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XAuth is a Lot Like Democracy

XAuth is a lot like democracy:  The worst form of user identity prefs, except for all those others that have been tried (apologies to Churchill).  I've just read Eran's rather overblown "XAuth - a Terrible, Horrible, No Good, Very Bad Idea", and I see that the same objections are being tossed around; I'm going to rebut them here to save time in the future.

Let's take this from the top.  XAuth is a proposal to let browsers remember that sites have registered themselves as a user's identity provider and let other sites know if the user has a session at that site.  In other words, it has the same information as proprietary solutions that already exist, except that it works across multiple identity providers.  It means that when you go to a new website, it doesn't have to ask you what your preferred services are, it can just look them up.  Note that this only tells the site that you have an account with Google or Yahoo or Facebook or Twitter, not what the account is or any private information.

Some objections to all of this are natural; I had them too.  Below are my answers (note: I'm not speaking for Google here, just myself, but I believe these answers are consistent with what people like Chris Messina and Joseph Smarr are thinking).
  1. Objection:  The implementation relies on a single domain.  Answer:  The current implementation does this due to restrictions in browser security models.  There is no essential reason for that single domain to exist, there is no data stored on the domain's servers and no web services accessed from it.  It just stores the JS used to implement the API today.  In theory one could write a browser extension that maps "xauth.org" to "127.0.0.1", make sure to serve up the JS from a local web server, and XAuth would work fine.  A better use of time is to convince the browser vendors to support XAuth natively.  Which leads to objection #2...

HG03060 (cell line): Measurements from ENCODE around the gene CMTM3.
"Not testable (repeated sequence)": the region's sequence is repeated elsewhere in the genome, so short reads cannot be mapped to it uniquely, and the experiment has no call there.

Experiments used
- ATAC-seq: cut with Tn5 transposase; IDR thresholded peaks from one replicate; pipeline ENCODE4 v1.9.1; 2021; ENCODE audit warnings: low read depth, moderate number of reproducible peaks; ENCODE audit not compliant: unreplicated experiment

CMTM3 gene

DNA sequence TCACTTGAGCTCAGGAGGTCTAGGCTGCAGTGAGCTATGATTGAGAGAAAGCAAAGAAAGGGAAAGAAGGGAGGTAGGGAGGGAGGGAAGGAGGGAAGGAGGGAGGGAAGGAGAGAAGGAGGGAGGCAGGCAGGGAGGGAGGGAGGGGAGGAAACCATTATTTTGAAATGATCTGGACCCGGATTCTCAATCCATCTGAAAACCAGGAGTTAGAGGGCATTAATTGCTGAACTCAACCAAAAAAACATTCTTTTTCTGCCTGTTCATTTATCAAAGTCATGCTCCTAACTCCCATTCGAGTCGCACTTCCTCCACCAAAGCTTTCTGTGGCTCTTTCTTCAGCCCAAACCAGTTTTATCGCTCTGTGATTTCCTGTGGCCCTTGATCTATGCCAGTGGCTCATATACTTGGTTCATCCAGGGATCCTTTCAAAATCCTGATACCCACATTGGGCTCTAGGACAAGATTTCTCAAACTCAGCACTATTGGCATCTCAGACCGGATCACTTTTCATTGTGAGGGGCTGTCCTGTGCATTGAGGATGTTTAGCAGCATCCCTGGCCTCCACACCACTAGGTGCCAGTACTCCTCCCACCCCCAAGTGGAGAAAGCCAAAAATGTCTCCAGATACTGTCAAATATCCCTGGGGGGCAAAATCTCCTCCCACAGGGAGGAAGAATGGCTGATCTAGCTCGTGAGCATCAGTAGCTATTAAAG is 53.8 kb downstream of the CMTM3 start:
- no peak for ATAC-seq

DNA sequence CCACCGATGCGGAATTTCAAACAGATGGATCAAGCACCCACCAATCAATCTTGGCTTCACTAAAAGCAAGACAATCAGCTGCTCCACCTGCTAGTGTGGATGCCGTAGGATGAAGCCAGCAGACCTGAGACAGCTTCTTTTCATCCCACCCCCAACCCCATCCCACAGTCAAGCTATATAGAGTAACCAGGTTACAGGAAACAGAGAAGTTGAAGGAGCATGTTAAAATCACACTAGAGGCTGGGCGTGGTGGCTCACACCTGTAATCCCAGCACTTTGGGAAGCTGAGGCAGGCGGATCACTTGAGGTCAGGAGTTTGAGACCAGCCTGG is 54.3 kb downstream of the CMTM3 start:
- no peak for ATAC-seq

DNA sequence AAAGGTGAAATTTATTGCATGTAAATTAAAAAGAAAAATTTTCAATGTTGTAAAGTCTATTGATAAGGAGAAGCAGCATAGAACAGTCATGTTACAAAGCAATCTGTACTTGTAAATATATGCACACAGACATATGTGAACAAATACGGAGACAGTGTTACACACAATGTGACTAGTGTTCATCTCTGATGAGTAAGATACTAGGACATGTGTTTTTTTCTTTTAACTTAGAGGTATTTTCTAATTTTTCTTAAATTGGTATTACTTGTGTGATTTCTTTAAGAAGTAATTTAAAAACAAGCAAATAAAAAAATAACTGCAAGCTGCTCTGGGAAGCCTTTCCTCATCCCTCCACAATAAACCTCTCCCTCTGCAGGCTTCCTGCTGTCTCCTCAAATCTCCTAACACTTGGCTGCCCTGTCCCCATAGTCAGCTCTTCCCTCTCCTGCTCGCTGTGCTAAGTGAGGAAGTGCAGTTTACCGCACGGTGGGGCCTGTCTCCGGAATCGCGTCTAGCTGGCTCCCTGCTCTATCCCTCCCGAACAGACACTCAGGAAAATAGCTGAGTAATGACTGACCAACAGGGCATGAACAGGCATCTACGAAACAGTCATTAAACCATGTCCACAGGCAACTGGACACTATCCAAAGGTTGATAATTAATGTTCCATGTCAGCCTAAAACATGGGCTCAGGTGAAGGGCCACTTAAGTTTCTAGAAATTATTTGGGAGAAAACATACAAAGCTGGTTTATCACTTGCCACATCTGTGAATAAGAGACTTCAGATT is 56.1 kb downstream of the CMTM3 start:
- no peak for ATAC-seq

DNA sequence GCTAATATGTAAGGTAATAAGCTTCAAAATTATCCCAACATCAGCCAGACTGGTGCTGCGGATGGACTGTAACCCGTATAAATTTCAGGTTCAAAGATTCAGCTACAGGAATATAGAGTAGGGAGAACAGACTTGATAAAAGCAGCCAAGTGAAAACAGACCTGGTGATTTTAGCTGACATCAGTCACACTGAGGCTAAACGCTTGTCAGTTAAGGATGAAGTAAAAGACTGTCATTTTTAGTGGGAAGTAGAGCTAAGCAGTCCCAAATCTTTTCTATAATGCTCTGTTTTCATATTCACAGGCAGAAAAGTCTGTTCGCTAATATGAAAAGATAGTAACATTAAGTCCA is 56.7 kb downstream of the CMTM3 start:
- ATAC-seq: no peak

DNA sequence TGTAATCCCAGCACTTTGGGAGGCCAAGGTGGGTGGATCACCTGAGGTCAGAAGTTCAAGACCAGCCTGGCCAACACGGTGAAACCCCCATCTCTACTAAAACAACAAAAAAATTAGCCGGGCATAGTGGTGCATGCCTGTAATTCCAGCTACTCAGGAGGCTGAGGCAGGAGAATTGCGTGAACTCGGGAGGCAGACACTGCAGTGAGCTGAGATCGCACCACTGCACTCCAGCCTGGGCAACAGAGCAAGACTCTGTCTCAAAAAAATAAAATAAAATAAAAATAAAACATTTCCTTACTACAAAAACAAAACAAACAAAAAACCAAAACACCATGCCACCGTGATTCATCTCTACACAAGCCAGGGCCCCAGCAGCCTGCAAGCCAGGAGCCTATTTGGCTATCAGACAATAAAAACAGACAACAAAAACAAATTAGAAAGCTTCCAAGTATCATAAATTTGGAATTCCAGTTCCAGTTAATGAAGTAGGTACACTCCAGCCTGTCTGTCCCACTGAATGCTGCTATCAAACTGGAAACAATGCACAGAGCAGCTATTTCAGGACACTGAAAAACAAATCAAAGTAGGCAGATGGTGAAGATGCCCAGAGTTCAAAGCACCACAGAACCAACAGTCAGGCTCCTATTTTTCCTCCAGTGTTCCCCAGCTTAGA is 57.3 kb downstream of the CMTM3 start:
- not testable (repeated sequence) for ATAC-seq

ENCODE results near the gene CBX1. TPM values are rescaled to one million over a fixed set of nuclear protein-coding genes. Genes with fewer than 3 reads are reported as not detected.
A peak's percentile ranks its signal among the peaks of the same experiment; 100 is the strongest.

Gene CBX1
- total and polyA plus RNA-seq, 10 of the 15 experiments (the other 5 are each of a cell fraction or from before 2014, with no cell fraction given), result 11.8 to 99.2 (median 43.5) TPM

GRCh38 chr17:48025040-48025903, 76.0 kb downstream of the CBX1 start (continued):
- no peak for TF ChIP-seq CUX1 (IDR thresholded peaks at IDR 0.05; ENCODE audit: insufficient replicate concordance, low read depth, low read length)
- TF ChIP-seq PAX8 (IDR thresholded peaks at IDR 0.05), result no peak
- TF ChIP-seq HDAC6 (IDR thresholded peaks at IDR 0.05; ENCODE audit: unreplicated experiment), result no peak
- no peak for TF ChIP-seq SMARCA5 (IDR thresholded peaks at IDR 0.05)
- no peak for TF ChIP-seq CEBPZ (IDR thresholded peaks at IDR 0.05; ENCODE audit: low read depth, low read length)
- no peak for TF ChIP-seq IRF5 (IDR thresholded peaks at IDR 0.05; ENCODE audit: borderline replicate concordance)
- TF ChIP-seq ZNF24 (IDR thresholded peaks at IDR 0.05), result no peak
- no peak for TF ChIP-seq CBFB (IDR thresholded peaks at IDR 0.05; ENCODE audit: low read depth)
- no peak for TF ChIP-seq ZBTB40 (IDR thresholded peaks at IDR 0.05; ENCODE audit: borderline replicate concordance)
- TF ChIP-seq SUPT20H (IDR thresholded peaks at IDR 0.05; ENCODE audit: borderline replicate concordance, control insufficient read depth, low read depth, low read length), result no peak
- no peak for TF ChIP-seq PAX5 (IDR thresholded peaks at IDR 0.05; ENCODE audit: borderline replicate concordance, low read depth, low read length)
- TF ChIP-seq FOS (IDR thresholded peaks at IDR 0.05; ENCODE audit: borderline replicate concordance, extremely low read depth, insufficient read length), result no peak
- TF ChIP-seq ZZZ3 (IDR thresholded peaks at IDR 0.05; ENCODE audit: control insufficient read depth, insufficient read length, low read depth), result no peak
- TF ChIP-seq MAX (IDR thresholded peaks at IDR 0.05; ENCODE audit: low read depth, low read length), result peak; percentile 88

2. Objection:  This should be done by the browsers, not by a back door via a JS API.  Answer:  Yes, it absolutely should, and the best and fastest way to make that happen is to get a deployed solution and user experience supported by many sites as quickly as possible, then swap out the implementation.  It is trivial to replace the XAuth JS core with calls to a browser solution.  In fact it'd be great to figure out a good way to make this happen automatically with feature sniffing, though for that we'd need a very stable JS interface.  And for that we need... field deployment experience!  XAuth is a great bootstrap to a browser centric future solution.
  3. Objection: But the central domain name should not be managed by a single party, even in the interim:  Answer: Yes, that's true, and the parties involved are working to get it managed by a neutral third party who can be trusted not to do something bad.  Note that we can know fairly easily if some domain owner starts to do bad things as they'd have to mess around with the publicly visible JS to get information to go anywhere but the users' local computer.
  4. Objection: It should be opt-in per browser, not opt-out.  Answer:  Note that XAuth doesn't prevent opt-in semantics on the part of identity providers, it just doesn't enforce it.  All other things being equal, yes, it would be better to force the default to "off" and ensure users understand what they're doing when they turn it "on".  The last bit is hard; a choice that users don't understand is even worse; it doesn't really solve anything but hurts adoption -- and gives proprietary alternatives, which don't require opt-in, a big advantage.   Again, a browser-native alternative may be able to solve this.  An XAuth ecosystem, already in place, ready for browsers to use, is a powerful incentive for them to do this.
Eran writes: "This is a misguided attempt to solve a problem browser vendors have failed to address. It is true that getting browser vendors to care about identity and innovate in the space is a huge challenge, but solving it with a server-hosted, centralized solution goes against everything the distributed identity movement has tried to accomplish over the past few years."  (Emphasis mine.)  It is precisely my hope that XAuth will help bootstrap the ultimate goals of the distributed identity movement, and that it will actually accomplish things in a short time frame while setting the environment up for a better solution in the future.

[Updated:  You may want to refer to the original announcement of XAuth back in April, where many of these objections have already been answered.]

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